Confusing and conflicting information can make improving your health especially challenging. Some advice is straightforward—quit smoking, for example. But other recommendations, especially those regarding nutrition and exercise, are less clear. In an effort to stay focused on the “big picture” I have created what I call the Five Pillars of Good Health. These are five habits that are the basis for achieving and maintaining good health.
Smoking doubles your risk of heart attack and stroke and is the leading cause of lung cancer. Second-hand smoke can affect the health of others, so these risks are not limited to the smoker.
If you smoke, quit now…no excuses! Newer prescription medications and over-the-counter nicotine replacement products can help, but quitting will require dedication, effort, and support.
Good nutrition is essential for preventing and treating most chronic diseases including obesity, diabetes, and heart disease. Perhaps the best way to cut through the conflicting nutrition information and diet claims is to simplify healthy eating to it’s most basic form: Eat real food, not processed “food.”
This isn’t easy, of course. One sure way to make better choices is to limit added sugars and salt, which are almost always present in processed foods. Strive to eat more whole fruits and fruit juices, vegetables, whole grains, legumes (like beans), lean meat, dairy, and nuts. If weight loss is a goal for you, reducing portion sizes will absolutely help you cut calories.
This is a three-step process. First, sit less. Limit sedentary time at work and home and make opportunities to get up and move. The health effects of prolonged sitting are similar to not exercising. If you find yourself in stuck a chair for an hour, at least get up and stretch for a minute.
Second, move more. Look for ways to add activity to your everyday routine. This can include yard work and house work as well as using the stairs and parking further away in parking lots. Every additional step counts!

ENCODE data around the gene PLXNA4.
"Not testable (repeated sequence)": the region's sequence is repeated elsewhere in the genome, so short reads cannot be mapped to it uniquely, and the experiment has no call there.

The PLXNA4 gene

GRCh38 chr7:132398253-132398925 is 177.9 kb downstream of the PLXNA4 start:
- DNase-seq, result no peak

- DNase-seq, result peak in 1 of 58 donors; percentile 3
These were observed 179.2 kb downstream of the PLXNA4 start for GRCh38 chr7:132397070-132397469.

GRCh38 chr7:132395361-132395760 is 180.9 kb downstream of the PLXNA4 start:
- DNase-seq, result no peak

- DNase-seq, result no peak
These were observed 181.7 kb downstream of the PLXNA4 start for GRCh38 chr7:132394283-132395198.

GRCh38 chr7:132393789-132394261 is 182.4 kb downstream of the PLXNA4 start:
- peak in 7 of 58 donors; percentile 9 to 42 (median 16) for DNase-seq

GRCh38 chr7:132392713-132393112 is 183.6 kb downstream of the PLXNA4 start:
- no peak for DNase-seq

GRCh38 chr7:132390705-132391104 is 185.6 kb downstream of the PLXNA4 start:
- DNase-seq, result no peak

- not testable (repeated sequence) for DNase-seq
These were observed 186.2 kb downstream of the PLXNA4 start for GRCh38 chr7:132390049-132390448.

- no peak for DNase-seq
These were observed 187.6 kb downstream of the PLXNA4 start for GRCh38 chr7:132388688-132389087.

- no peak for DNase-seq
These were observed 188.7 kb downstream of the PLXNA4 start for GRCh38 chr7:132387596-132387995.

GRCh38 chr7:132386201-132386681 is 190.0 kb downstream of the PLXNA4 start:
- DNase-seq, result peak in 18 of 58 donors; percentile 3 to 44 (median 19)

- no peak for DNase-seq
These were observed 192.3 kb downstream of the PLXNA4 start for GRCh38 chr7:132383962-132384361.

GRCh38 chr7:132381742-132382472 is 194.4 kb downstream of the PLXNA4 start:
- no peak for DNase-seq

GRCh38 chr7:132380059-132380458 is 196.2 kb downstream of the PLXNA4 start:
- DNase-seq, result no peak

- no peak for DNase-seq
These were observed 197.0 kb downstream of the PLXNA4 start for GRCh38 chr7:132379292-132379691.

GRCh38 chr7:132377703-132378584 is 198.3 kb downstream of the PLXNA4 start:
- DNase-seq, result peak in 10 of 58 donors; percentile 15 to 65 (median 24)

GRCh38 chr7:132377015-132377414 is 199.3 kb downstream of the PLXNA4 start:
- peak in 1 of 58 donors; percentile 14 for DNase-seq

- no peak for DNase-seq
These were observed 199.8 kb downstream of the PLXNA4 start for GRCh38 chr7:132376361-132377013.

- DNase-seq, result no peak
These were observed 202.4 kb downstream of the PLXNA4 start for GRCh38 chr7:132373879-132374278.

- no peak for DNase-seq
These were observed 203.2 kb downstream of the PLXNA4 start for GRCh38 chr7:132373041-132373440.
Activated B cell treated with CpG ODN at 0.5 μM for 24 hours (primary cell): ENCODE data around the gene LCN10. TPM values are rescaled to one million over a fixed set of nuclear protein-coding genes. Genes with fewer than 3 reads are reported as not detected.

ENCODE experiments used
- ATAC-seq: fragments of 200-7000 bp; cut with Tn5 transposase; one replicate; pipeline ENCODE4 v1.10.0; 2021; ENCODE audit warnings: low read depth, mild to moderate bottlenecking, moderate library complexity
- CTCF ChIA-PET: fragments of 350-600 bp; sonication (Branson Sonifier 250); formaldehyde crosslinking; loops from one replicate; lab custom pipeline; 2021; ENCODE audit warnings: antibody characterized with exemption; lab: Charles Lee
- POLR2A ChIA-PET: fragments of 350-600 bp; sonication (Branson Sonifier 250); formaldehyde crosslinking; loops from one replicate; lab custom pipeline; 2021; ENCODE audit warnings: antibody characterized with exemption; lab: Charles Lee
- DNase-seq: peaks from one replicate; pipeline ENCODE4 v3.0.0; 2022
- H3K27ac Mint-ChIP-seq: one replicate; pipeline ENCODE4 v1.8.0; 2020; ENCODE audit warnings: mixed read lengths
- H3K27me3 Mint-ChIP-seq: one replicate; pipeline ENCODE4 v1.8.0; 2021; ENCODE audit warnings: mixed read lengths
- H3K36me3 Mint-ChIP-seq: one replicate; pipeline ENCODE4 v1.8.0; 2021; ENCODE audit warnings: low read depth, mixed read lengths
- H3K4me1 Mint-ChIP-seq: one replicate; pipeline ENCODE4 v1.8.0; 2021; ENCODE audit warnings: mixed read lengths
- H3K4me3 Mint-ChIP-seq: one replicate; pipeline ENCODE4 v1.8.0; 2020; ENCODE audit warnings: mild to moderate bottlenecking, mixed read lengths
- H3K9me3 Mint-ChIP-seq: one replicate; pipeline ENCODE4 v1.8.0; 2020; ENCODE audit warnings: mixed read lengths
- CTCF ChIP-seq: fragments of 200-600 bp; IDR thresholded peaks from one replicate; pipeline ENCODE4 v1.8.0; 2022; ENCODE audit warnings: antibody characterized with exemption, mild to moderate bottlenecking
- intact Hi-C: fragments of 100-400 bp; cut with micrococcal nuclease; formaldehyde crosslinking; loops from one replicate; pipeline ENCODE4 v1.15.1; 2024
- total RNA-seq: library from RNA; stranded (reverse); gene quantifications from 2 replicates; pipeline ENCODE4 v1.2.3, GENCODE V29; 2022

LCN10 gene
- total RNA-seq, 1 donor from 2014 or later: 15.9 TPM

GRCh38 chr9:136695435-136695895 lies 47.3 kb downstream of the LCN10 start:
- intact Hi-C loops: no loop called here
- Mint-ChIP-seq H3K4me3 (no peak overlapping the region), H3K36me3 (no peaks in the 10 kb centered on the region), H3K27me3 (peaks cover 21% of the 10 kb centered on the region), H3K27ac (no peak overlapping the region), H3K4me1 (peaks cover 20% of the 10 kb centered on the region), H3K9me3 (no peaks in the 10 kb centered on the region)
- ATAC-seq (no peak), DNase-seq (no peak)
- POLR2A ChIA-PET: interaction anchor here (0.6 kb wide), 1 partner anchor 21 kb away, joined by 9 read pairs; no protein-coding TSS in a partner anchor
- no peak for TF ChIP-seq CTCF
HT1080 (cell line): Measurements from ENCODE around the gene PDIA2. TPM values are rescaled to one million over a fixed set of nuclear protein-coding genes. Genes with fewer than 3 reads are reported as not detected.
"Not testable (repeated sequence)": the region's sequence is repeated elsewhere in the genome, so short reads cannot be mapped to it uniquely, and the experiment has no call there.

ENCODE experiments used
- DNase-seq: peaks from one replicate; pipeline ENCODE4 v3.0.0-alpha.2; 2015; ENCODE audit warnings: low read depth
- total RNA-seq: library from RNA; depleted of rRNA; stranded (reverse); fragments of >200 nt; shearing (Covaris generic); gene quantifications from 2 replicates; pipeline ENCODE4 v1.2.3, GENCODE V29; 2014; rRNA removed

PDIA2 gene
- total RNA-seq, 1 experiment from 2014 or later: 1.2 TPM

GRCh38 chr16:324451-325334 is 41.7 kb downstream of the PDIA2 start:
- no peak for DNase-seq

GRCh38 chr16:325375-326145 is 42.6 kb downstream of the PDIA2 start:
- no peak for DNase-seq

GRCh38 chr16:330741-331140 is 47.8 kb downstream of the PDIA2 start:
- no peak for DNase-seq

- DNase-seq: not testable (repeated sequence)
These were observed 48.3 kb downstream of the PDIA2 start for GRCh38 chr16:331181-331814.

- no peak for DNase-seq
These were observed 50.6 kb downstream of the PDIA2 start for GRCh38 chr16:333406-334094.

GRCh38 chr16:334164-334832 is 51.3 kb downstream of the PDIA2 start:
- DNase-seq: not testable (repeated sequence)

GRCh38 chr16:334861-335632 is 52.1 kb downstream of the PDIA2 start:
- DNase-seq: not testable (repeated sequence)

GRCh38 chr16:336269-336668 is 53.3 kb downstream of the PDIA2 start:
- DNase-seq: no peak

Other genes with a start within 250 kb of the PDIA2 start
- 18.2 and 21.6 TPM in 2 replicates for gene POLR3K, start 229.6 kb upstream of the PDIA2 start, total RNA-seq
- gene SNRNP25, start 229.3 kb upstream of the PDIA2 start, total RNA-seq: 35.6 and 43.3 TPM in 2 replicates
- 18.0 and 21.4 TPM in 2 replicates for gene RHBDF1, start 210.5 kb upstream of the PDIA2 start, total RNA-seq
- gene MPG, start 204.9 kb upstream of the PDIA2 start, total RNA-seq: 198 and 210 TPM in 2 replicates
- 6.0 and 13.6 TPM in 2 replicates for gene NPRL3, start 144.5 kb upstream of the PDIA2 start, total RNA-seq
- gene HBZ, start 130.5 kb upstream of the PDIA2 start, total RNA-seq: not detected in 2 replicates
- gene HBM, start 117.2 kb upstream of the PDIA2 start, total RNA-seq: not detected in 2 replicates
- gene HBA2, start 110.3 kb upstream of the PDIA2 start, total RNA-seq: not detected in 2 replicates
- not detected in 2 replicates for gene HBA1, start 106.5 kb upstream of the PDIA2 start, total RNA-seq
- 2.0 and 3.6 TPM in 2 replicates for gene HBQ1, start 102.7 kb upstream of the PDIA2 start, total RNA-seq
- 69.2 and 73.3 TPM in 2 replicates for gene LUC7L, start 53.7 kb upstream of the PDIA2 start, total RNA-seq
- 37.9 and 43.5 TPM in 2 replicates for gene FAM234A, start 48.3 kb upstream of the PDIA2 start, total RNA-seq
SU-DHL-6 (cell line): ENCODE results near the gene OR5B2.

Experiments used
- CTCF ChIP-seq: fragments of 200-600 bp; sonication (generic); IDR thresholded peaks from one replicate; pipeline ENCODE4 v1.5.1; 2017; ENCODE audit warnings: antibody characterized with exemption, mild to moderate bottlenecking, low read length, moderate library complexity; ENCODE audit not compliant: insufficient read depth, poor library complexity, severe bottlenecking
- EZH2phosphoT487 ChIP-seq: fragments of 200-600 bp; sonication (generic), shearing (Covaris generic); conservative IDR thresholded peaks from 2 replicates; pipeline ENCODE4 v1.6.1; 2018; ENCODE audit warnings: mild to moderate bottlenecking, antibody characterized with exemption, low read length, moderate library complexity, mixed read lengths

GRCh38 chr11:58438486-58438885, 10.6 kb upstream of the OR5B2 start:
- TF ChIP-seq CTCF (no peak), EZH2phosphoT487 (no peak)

Third, dedicate time to be active every day. This can include activity such as taking the dog for walk as well as more structured exercise that includes endurance, resistance, and flexibility training. Strive for 30 minutes per day, but know that more is better.
Chronic stress can have a powerful effect on your health. While it is not possible to eliminate all stress from your life, you should dedicate yourself to identifying and modifying sources of stress at work and home and learning to control your stress response.
Much of the stress of life comes down to not having enough time. Good time management, planning carefully, and setting priorities will certainly help reduce both long and short-term stress. You should also know that inadequate sleep adds to the health effects of stress, so strive to get enough sleep.
Make It Work For You.
This is the tricky part—how to actually make these changes. The first step is to make good health a priority and dedicate time and energy to your efforts. No doubt you have tried some of these changes before, you probably have an idea of what does and doesn’t work for you. Try something different this time around. The support of others is essential, so don’t be afraid to ask for help. Get your friends and family involved, too. They will certainly benefit from joining you on your journey toward better health.